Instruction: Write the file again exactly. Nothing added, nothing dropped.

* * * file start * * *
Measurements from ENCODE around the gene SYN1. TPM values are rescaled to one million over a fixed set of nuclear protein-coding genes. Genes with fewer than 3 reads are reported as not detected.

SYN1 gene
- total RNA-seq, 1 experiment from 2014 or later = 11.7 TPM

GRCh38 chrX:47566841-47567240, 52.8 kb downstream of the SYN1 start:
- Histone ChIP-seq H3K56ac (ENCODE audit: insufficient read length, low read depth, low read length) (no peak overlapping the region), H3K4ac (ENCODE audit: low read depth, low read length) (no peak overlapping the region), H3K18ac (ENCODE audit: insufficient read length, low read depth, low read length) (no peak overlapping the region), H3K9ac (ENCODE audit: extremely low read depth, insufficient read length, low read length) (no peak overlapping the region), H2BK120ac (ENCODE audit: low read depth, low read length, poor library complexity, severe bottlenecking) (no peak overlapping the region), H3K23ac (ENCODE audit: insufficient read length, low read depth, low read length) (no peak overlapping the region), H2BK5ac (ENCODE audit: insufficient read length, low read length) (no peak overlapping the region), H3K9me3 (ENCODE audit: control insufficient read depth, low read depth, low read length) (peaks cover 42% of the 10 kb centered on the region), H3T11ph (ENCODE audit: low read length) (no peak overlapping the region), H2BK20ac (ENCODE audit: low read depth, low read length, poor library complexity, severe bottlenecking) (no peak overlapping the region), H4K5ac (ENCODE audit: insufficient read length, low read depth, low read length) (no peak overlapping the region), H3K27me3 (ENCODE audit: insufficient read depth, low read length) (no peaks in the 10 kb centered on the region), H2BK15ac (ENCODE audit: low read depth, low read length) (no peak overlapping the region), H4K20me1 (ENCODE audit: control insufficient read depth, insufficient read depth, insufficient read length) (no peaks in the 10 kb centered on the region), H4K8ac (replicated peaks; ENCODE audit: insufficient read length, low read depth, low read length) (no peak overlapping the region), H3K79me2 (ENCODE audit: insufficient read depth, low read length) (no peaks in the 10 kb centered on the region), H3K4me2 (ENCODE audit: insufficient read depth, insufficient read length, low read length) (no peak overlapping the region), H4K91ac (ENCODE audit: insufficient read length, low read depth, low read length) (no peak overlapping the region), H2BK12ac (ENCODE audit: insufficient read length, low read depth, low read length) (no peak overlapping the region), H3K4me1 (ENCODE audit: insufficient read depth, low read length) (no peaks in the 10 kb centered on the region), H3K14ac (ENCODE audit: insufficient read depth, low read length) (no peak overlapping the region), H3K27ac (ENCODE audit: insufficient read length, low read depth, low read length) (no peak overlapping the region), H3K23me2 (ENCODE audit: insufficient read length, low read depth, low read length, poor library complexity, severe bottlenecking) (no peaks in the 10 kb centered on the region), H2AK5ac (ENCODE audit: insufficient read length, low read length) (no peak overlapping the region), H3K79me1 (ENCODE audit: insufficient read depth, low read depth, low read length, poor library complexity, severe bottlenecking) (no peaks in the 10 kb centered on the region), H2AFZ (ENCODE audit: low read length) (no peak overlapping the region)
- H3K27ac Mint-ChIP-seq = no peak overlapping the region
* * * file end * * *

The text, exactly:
Measurements from ENCODE around the gene SYN1. TPM values are rescaled to one million over a fixed set of nuclear protein-coding genes. Genes with fewer than 3 reads are reported as not detected.

SYN1 gene
- total RNA-seq, 1 experiment from 2014 or later = 11.7 TPM

GRCh38 chrX:47566841-47567240, 52.8 kb downstream of the SYN1 start:
- Histone ChIP-seq H3K56ac (ENCODE audit: insufficient read length, low read depth, low read length) (no peak overlapping the region), H3K4ac (ENCODE audit: low read depth, low read length) (no peak overlapping the region), H3K18ac (ENCODE audit: insufficient read length, low read depth, low read length) (no peak overlapping the region), H3K9ac (ENCODE audit: extremely low read depth, insufficient read length, low read length) (no peak overlapping the region), H2BK120ac (ENCODE audit: low read depth, low read length, poor library complexity, severe bottlenecking) (no peak overlapping the region), H3K23ac (ENCODE audit: insufficient read length, low read depth, low read length) (no peak overlapping the region), H2BK5ac (ENCODE audit: insufficient read length, low read length) (no peak overlapping the region), H3K9me3 (ENCODE audit: control insufficient read depth, low read depth, low read length) (peaks cover 42% of the 10 kb centered on the region), H3T11ph (ENCODE audit: low read length) (no peak overlapping the region), H2BK20ac (ENCODE audit: low read depth, low read length, poor library complexity, severe bottlenecking) (no peak overlapping the region), H4K5ac (ENCODE audit: insufficient read length, low read depth, low read length) (no peak overlapping the region), H3K27me3 (ENCODE audit: insufficient read depth, low read length) (no peaks in the 10 kb centered on the region), H2BK15ac (ENCODE audit: low read depth, low read length) (no peak overlapping the region), H4K20me1 (ENCODE audit: control insufficient read depth, insufficient read depth, insufficient read length) (no peaks in the 10 kb centered on the region), H4K8ac (replicated peaks; ENCODE audit: insufficient read length, low read depth, low read length) (no peak overlapping the region), H3K79me2 (ENCODE audit: insufficient read depth, low read length) (no peaks in the 10 kb centered on the region), H3K4me2 (ENCODE audit: insufficient read depth, insufficient read length, low read length) (no peak overlapping the region), H4K91ac (ENCODE audit: insufficient read length, low read depth, low read length) (no peak overlapping the region), H2BK12ac (ENCODE audit: insufficient read length, low read depth, low read length) (no peak overlapping the region), H3K4me1 (ENCODE audit: insufficient read depth, low read length) (no peaks in the 10 kb centered on the region), H3K14ac (ENCODE audit: insufficient read depth, low read length) (no peak overlapping the region), H3K27ac (ENCODE audit: insufficient read length, low read depth, low read length) (no peak overlapping the region), H3K23me2 (ENCODE audit: insufficient read length, low read depth, low read length, poor library complexity, severe bottlenecking) (no peaks in the 10 kb centered on the region), H2AK5ac (ENCODE audit: insufficient read length, low read length) (no peak overlapping the region), H3K79me1 (ENCODE audit: insufficient read depth, low read depth, low read length, poor library complexity, severe bottlenecking) (no peaks in the 10 kb centered on the region), H2AFZ (ENCODE audit: low read length) (no peak overlapping the region)
- H3K27ac Mint-ChIP-seq = no peak overlapping the region